"If my job and my neck were on the line," says Windhorst, talking about Grant "I know I'd want a guy I knew I could work with and who's a proven commodity."

Byron Scott was supposed to be a proven commodity, by the way, the last-ditch trump card in Gilbert's effort to entice LeBron, as some saw it. Scott was not only a (mildly) successful coach. Much more importantly, he was a former player. And not just any player! A starter for the Showtime Lakers! A guy with three rings!

When it became clear that LeBron didn't much care about coaches at all—he wanted a roster optimized for a championship (and will again in 2015, folks)—everything went to hell.

At least that's how Windhorst sees it.

"When Dan woke up on July 10, 2010, and realized LeBron was gone, he might have regretted the fact that he just fired a coach who'd won 60-plus games in each of the past two seasons."

Ya think? (Gilbert admits as much, though at the time, he had this to say about jettisoning Brown: "I think it is clear that Mike Brown has been instrumental in contributing to the growth and progress we have experienced in recent years. We wish Mike and his family the best of luck in any future challenges that Mike chooses to accept going forward. After a long and deep analysis of all of the factors that led to the disappointing early ends to our playoff runs over the past two seasons, we concluded that it was time for the Cavaliers to move in a different direction. The expectations of this organization are very high and, although change always carries an element of risk, there are times when that risk must be taken in an attempt to break through to new, higher levels of accomplishment. This is one of those times.")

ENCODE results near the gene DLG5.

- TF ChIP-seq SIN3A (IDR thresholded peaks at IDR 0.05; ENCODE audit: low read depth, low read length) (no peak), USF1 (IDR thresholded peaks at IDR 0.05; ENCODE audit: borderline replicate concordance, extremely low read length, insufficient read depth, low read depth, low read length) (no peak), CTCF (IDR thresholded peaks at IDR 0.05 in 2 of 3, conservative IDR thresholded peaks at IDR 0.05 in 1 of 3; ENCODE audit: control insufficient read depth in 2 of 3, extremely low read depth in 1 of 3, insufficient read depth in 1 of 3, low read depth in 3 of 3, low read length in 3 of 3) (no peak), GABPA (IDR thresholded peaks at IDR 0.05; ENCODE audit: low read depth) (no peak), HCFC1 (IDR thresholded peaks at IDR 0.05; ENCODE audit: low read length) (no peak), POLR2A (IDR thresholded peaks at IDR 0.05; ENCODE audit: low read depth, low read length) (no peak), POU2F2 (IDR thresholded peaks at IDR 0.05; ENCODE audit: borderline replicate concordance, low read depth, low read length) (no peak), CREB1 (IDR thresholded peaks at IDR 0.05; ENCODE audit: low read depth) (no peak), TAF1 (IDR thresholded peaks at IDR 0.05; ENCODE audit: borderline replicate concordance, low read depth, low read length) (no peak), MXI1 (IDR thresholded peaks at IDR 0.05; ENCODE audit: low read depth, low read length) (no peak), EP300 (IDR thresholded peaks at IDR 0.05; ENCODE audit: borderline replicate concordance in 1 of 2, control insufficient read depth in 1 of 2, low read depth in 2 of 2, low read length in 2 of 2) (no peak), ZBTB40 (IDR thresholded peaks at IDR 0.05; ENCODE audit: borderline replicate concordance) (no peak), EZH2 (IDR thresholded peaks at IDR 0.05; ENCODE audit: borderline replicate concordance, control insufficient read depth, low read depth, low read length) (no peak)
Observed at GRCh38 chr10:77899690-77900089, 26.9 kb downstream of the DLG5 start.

Scott Raab, Esquire editor-at-large and author of The Whore of Akron, was still hanging around the Cleveland Clinic Courts working on his book during Byron Scott's first year. He says Scott always treated the media with courtesy and professionalism—he was "masterful" at giving good quotes—but is certain the local media, in turn, gave him a free pass.

"At no point during his tenure am I aware of anyone calling attention to the fact that he was phoning it in night after night and season after season," Raab says.

Raab, who identifies himself as a fan first and a dabbling analyst second, says that Scott already had the reputation of being a head coach whose golf clubs were in the trunk, but that the personal drive simply wasn't there with the franchise in total rebuilding mode.

"I know he wasn't given a whole lot to work with, but the test of any coach is: Did he get the most out of what he had? And I don't think he even came close to doing that, and I don't think the media in Cleveland bothered to rouse themselves to even suggest that that was part of the problem."